Every adult should have a valid and up to date Will. It’s only right that you get to decide how your assets are distributed when you pass away and that those closest to you will benefit from them in the manner you intend. But, one of the (many!) reasons that people shy away from making their Will is a fear that they won’t understand the over complicated Will terminology used.
One of the many questions we get asked is:
What is the difference between an Executor and Trustee of an Estate?
An executor (also referred to as a personal representative) is the person appointed under the terms of your Will to administer your estate after you die. The executor’s duties are to bury the deceased; to prove the Will (that is, apply for a grant from the High Court to obtain legal authority to act in respect of your estate); to make an inventory of assets and liabilities; to get in the assets, to pay the debts, taxes, funeral and administration expenses; and to keep accounts.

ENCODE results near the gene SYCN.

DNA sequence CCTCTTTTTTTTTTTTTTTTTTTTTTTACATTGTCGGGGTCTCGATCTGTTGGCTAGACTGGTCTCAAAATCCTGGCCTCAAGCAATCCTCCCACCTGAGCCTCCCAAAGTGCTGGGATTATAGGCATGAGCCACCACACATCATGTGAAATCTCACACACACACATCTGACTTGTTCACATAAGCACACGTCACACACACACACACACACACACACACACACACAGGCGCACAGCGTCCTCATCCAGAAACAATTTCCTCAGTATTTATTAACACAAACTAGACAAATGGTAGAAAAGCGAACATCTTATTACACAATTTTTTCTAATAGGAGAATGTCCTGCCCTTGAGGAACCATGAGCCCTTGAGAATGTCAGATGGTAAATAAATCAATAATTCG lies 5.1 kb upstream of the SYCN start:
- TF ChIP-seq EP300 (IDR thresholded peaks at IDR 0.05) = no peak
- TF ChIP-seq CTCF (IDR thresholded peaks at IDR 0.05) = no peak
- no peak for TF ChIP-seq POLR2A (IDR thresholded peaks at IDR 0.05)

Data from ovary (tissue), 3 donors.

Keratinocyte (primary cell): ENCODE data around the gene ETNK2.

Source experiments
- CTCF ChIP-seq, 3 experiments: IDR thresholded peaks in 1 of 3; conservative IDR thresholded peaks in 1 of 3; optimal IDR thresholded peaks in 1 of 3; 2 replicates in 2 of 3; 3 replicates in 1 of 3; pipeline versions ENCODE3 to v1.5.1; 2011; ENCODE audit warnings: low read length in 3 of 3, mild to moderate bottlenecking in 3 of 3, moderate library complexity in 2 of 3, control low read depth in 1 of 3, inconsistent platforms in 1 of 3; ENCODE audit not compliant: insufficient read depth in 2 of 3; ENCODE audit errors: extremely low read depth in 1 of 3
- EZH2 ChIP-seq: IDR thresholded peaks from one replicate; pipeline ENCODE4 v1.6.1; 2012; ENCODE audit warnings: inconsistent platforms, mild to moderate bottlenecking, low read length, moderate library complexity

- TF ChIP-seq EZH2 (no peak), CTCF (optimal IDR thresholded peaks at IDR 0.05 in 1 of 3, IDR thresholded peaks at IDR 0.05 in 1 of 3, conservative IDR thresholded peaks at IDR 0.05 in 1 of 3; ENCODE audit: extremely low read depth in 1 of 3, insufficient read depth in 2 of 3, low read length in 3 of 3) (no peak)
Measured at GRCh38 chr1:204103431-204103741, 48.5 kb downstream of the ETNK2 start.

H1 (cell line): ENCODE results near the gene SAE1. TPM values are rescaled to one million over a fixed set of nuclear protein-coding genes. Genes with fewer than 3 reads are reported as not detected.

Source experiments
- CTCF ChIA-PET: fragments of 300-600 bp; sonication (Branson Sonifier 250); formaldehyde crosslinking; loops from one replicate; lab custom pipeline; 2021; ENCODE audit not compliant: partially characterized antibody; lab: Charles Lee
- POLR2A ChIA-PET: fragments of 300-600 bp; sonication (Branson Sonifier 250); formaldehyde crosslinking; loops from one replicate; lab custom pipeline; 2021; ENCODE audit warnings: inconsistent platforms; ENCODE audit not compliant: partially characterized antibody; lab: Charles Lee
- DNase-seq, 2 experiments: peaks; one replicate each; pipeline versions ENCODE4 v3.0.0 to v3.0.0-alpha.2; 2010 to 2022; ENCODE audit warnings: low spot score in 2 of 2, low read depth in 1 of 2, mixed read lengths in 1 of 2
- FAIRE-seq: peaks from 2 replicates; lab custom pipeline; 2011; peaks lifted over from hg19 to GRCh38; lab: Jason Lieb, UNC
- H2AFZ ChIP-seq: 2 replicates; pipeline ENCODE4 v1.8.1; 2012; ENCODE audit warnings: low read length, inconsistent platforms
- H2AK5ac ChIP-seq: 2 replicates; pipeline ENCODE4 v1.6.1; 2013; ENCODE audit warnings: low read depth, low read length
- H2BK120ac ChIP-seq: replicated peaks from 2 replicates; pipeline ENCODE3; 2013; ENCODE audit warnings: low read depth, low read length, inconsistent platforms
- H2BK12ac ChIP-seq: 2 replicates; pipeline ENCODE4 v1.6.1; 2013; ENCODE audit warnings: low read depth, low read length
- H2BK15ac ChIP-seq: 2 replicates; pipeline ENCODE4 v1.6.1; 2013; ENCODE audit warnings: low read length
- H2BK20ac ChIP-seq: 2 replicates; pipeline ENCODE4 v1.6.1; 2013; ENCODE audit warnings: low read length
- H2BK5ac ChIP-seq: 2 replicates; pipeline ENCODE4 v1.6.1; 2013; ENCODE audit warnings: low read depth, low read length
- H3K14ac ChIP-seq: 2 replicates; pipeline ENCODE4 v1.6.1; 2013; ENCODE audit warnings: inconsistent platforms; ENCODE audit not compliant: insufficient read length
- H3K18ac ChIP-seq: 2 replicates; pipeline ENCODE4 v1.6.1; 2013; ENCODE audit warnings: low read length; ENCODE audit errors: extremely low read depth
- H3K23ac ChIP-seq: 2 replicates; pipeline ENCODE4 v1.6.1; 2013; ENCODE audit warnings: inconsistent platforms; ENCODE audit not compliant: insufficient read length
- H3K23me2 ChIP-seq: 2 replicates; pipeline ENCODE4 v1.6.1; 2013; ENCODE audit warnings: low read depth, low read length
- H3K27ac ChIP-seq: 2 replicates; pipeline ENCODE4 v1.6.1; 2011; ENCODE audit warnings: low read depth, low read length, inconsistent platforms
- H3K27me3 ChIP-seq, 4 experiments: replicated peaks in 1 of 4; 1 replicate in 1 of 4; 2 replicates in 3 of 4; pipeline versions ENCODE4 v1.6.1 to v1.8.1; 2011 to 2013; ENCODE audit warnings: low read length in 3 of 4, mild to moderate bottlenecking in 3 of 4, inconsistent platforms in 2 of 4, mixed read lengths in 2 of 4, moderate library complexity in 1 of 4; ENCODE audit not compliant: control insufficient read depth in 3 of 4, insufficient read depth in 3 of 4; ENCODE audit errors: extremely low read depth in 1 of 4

Having done these things, the executor will usually have completed the estate administration and will then hold the assets of the estate on trust – thereby effecting the transition from one capacity (executor) to the other (trustee). The trustee will then in accordance with the provisions of your Will pay the legacies and distribute the residue to the persons entitled (as well as keep accounts and report to the beneficiaries).
Usually the person(s) appointed under a Will to administer your estate is/are appointed as executor and trustee. You are entitled to appoint different people to each role if you wish to involve those with specific skill sets and experience. Circumstances where this may be useful include life interests or trusts established by way of your Will. It is worth noting though that depending on the nature of your assets and your wishes, it may be difficult to say exactly when the transition from executor to trustee has happened in any particular case.